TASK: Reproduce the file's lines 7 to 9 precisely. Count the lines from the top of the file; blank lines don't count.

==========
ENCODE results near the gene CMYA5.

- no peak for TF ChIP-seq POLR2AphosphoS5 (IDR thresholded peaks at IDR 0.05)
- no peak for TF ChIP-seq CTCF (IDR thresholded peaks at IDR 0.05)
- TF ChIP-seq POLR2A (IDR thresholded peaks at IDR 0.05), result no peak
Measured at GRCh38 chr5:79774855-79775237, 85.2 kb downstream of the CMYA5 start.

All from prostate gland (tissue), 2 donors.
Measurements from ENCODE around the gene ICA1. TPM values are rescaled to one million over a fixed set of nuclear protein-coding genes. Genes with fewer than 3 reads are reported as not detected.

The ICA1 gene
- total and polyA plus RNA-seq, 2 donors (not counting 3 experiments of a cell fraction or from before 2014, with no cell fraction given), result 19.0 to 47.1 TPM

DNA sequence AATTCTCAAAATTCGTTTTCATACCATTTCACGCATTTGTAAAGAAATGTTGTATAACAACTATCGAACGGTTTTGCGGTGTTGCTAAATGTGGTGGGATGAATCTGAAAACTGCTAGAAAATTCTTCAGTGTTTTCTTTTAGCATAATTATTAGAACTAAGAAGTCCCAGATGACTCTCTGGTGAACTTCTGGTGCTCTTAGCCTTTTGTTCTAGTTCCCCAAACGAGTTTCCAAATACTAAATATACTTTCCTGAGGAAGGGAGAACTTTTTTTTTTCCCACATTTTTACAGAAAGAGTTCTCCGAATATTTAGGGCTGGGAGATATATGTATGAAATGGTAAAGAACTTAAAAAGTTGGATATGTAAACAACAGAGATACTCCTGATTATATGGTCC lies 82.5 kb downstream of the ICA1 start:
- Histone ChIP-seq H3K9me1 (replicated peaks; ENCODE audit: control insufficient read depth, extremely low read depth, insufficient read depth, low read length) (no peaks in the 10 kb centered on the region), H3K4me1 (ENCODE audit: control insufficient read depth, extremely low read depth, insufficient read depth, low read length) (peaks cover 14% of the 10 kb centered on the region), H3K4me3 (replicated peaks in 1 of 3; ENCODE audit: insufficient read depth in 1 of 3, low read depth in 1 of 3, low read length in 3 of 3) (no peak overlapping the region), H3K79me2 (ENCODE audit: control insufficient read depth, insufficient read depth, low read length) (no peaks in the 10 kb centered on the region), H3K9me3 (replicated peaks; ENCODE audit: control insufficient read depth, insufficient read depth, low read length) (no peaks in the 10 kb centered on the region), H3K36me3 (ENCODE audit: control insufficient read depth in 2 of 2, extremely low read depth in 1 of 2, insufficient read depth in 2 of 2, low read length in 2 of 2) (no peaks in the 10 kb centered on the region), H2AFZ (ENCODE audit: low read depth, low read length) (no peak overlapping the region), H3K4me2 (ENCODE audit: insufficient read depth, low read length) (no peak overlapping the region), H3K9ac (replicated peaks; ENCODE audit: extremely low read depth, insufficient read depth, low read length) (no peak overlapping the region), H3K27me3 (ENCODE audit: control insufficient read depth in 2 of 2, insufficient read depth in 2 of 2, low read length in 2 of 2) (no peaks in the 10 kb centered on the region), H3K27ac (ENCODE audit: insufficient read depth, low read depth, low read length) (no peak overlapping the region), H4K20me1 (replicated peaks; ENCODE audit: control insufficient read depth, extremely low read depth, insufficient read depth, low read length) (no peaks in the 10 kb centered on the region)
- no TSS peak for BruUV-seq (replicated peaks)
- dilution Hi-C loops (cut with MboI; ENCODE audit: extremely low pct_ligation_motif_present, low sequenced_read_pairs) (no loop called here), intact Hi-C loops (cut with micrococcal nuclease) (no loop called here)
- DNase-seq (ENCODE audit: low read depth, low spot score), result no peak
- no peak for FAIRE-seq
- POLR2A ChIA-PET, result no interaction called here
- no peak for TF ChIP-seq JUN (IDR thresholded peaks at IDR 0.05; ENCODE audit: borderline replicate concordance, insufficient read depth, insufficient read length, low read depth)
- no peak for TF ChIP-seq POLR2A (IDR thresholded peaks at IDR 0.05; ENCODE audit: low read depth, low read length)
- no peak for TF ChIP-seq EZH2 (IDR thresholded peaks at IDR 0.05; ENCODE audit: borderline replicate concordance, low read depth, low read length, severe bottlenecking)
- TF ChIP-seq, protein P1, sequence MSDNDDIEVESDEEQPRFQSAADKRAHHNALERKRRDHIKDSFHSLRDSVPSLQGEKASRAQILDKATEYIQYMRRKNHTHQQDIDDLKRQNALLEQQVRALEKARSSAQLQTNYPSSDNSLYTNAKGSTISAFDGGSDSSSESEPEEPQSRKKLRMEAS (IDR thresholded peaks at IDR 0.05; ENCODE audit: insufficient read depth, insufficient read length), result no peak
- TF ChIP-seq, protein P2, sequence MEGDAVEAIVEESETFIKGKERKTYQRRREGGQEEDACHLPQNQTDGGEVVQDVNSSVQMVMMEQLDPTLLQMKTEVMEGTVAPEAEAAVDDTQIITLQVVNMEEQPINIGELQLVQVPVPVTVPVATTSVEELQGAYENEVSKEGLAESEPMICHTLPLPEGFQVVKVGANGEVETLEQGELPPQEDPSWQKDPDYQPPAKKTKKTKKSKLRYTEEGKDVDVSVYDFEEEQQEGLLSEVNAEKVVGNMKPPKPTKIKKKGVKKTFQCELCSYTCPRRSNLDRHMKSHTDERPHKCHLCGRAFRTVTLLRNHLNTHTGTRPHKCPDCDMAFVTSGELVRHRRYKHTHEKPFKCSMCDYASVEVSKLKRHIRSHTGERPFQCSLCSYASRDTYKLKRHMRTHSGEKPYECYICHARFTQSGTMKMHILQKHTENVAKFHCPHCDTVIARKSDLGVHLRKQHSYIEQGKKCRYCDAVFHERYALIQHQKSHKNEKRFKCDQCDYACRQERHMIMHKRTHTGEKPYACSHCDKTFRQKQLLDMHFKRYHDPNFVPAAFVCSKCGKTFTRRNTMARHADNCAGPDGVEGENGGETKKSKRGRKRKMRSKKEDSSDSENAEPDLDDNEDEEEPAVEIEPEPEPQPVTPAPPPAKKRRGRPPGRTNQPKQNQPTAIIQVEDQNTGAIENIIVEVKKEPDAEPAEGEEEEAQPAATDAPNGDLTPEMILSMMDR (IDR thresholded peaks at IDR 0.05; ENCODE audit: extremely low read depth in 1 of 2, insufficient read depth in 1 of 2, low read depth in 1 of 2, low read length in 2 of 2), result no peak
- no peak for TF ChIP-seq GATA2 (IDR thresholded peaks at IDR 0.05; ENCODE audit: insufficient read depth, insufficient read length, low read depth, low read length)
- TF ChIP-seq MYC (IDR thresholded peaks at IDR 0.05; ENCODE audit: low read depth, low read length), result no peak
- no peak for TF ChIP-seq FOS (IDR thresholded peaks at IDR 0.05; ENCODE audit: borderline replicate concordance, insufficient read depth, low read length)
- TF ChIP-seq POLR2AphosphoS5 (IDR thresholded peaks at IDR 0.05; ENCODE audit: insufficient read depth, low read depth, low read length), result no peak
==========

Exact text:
Measurements from ENCODE around the gene ICA1. TPM values are rescaled to one million over a fixed set of nuclear protein-coding genes. Genes with fewer than 3 reads are reported as not detected.

The ICA1 gene
- total and polyA plus RNA-seq, 2 donors (not counting 3 experiments of a cell fraction or from before 2014, with no cell fraction given), result 19.0 to 47.1 TPM